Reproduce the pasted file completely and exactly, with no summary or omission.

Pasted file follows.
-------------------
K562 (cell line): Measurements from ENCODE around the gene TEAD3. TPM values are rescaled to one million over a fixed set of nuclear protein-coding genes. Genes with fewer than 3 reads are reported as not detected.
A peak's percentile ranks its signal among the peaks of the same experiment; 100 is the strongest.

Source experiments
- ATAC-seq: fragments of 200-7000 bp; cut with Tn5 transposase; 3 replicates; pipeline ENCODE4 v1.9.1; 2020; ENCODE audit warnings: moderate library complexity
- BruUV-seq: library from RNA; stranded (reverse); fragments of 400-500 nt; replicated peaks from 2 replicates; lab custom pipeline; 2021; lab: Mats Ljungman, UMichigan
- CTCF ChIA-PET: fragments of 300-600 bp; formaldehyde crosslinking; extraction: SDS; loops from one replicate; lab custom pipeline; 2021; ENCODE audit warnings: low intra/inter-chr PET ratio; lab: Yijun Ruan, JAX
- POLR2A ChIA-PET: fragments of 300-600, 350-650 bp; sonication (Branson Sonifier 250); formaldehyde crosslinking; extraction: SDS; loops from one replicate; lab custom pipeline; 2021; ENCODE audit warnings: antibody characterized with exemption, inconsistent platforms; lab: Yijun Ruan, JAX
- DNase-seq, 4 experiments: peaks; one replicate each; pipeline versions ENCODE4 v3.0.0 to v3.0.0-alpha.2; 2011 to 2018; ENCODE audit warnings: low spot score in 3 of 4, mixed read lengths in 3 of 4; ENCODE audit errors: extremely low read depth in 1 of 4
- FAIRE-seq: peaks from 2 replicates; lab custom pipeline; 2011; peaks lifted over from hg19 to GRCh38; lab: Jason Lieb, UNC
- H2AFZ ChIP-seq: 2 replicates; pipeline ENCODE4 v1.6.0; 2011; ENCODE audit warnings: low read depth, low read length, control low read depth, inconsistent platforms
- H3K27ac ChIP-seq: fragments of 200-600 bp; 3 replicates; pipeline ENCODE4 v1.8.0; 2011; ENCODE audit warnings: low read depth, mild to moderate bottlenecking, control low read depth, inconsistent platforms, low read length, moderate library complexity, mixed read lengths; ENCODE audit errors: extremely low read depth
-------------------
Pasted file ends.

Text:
K562 (cell line): Measurements from ENCODE around the gene TEAD3. TPM values are rescaled to one million over a fixed set of nuclear protein-coding genes. Genes with fewer than 3 reads are reported as not detected.
A peak's percentile ranks its signal among the peaks of the same experiment; 100 is the strongest.

Source experiments
- ATAC-seq: fragments of 200-7000 bp; cut with Tn5 transposase; 3 replicates; pipeline ENCODE4 v1.9.1; 2020; ENCODE audit warnings: moderate library complexity
- BruUV-seq: library from RNA; stranded (reverse); fragments of 400-500 nt; replicated peaks from 2 replicates; lab custom pipeline; 2021; lab: Mats Ljungman, UMichigan
- CTCF ChIA-PET: fragments of 300-600 bp; formaldehyde crosslinking; extraction: SDS; loops from one replicate; lab custom pipeline; 2021; ENCODE audit warnings: low intra/inter-chr PET ratio; lab: Yijun Ruan, JAX
- POLR2A ChIA-PET: fragments of 300-600, 350-650 bp; sonication (Branson Sonifier 250); formaldehyde crosslinking; extraction: SDS; loops from one replicate; lab custom pipeline; 2021; ENCODE audit warnings: antibody characterized with exemption, inconsistent platforms; lab: Yijun Ruan, JAX
- DNase-seq, 4 experiments: peaks; one replicate each; pipeline versions ENCODE4 v3.0.0 to v3.0.0-alpha.2; 2011 to 2018; ENCODE audit warnings: low spot score in 3 of 4, mixed read lengths in 3 of 4; ENCODE audit errors: extremely low read depth in 1 of 4
- FAIRE-seq: peaks from 2 replicates; lab custom pipeline; 2011; peaks lifted over from hg19 to GRCh38; lab: Jason Lieb, UNC
- H2AFZ ChIP-seq: 2 replicates; pipeline ENCODE4 v1.6.0; 2011; ENCODE audit warnings: low read depth, low read length, control low read depth, inconsistent platforms
- H3K27ac ChIP-seq: fragments of 200-600 bp; 3 replicates; pipeline ENCODE4 v1.8.0; 2011; ENCODE audit warnings: low read depth, mild to moderate bottlenecking, control low read depth, inconsistent platforms, low read length, moderate library complexity, mixed read lengths; ENCODE audit errors: extremely low read depth